5. Dorothy Dreyer says:

    >Query: Your premise is fine but the query reads more like a synopsis. Tighten it up and make every word count. As tempted as I am to put my own contest wins in my query, I found out that it's not really a good thing to do. Sorry.

    Opening: I like the circumstances you start off with. You've established a conflict right off the bat, which makes the reader empathize with the characters. Again, tightening of the sentences would help, but all in all I would read on.

  6. Roza M says:

    >I agree with a lot of the comments made here.

    In the query: I got the first part, the middle, but the ending was like Where did this come from and why mention it? Also, Who is the pack leader? What's his name? I know Simon was the one who turned her, but why her not the Uncle? And what's his beef with the Uncle? And where is her parents in all this?

    The 250 words: everyone else covered. =)

    Good luck! This is something i would read, cause i love werewolf books. Dark guardians is a great series by the way if you never read it.

  7. Kate Larkindale says:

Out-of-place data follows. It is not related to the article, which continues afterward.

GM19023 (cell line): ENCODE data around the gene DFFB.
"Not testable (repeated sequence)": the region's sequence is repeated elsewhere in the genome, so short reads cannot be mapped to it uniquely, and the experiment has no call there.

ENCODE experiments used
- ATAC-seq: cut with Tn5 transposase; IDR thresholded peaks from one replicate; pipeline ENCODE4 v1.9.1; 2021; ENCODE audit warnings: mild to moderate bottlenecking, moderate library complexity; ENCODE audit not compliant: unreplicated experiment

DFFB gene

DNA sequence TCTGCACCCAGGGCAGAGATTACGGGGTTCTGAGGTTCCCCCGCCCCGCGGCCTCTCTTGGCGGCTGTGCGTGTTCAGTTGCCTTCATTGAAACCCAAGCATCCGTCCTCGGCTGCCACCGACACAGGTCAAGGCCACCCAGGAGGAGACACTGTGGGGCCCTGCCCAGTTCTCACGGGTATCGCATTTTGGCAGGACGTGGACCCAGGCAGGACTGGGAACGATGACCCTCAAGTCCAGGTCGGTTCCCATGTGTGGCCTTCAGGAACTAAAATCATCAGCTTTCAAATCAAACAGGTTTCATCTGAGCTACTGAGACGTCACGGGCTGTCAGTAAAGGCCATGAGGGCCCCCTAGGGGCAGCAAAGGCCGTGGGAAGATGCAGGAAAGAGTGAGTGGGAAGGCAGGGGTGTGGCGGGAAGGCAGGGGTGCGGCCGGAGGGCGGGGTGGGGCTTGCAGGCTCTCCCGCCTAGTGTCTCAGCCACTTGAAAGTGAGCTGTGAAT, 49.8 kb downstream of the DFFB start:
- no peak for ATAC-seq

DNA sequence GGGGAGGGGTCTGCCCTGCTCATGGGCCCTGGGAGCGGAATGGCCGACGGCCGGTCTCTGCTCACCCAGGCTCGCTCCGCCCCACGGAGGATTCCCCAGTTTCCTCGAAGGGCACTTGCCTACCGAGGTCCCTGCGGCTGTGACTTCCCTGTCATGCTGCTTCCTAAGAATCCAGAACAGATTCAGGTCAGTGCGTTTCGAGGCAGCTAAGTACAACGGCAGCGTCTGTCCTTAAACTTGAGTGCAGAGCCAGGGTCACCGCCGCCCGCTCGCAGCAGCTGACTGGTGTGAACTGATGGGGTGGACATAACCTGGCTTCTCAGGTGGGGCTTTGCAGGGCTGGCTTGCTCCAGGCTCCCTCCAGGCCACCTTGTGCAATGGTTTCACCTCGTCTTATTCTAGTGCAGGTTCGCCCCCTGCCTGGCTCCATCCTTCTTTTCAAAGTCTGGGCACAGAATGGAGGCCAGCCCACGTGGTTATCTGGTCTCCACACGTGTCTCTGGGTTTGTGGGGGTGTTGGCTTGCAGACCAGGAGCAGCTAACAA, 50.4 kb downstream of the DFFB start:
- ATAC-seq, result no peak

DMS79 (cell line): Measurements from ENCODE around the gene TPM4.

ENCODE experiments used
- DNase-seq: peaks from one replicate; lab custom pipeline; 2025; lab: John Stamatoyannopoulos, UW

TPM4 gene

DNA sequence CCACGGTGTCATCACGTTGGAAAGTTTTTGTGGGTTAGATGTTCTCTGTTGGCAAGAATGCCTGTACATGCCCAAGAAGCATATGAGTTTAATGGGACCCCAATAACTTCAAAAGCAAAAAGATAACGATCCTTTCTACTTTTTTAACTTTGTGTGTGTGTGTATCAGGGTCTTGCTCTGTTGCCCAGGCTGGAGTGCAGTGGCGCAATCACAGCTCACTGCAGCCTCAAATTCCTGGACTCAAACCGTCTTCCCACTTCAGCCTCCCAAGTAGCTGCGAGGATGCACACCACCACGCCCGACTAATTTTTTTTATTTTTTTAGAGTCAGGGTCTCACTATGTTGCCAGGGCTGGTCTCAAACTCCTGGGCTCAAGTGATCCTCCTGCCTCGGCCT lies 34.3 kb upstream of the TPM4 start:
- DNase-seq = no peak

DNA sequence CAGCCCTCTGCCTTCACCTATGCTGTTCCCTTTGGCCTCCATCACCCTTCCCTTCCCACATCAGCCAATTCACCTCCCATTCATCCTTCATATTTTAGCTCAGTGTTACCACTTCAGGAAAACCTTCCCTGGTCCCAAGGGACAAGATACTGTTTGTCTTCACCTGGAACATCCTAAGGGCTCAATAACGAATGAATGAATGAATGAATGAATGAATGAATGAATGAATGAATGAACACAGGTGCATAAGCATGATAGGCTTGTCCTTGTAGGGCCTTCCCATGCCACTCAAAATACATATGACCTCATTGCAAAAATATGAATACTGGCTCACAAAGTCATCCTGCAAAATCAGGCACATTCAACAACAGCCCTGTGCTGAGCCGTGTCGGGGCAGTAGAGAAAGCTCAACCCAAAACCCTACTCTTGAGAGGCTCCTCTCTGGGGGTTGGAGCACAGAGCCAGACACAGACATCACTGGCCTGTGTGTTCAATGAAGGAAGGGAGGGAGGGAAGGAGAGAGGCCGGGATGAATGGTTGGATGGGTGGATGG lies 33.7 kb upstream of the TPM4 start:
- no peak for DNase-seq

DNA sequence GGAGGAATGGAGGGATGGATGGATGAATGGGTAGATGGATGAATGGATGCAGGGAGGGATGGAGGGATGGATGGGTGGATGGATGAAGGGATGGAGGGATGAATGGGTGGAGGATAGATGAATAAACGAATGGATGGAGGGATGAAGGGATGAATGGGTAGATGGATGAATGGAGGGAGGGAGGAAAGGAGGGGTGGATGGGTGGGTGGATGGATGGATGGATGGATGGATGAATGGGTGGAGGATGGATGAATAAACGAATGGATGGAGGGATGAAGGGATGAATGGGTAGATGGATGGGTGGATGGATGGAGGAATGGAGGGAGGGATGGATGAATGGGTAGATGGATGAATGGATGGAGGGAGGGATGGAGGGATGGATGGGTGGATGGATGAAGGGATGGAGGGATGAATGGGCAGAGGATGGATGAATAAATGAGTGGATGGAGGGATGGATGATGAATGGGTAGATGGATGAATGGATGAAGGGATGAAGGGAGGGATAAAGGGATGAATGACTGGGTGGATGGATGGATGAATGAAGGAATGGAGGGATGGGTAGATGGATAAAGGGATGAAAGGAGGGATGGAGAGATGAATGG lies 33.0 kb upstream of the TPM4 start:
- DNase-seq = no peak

>Your query is a little on the long side and I'd leave out most of the paragraph about you being a college student and your activities there.

    Your premise sounds interesting, but you've explained too much. Tighten up your explanation of the book. Just as an example, you've written "None of it will matter though, unless she can convince herself that even though she lost her best friend, her uncle, and her boyfriend Michael, Rachel still has something to live for. " This could be condensed to: None of it will matter unless she can convince herself she still has something to live for.

    Don't say the book is completed. That goes without saying. You don't query until it is complete. You also don't need to say you plan a series. Better to sell the first book, then think about a series. Nothing worse than writing a series only to find the first book doesn't sell.

    In your excerpt, I like the voice, although the rhetorical questions in the first paragraph irked me a little. But I'd keep reading on.